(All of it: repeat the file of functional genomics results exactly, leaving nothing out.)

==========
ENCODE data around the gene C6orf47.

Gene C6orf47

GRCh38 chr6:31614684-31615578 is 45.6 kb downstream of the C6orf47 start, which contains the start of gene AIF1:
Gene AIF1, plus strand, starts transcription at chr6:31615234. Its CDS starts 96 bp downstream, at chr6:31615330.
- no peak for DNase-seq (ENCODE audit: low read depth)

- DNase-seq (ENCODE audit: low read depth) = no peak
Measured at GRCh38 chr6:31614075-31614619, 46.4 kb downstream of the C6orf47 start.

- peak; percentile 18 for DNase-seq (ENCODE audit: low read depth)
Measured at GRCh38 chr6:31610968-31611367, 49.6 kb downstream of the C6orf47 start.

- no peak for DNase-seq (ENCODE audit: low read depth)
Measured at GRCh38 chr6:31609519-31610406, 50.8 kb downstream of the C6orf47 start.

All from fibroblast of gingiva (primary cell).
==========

ENCODE data around the gene C6orf47.

Gene C6orf47

GRCh38 chr6:31614684-31615578 is 45.6 kb downstream of the C6orf47 start, which contains the start of gene AIF1:
Gene AIF1, plus strand, starts transcription at chr6:31615234. Its CDS starts 96 bp downstream, at chr6:31615330.
- no peak for DNase-seq (ENCODE audit: low read depth)

- DNase-seq (ENCODE audit: low read depth) = no peak
Measured at GRCh38 chr6:31614075-31614619, 46.4 kb downstream of the C6orf47 start.

- peak; percentile 18 for DNase-seq (ENCODE audit: low read depth)
Measured at GRCh38 chr6:31610968-31611367, 49.6 kb downstream of the C6orf47 start.

- no peak for DNase-seq (ENCODE audit: low read depth)
Measured at GRCh38 chr6:31609519-31610406, 50.8 kb downstream of the C6orf47 start.

All from fibroblast of gingiva (primary cell).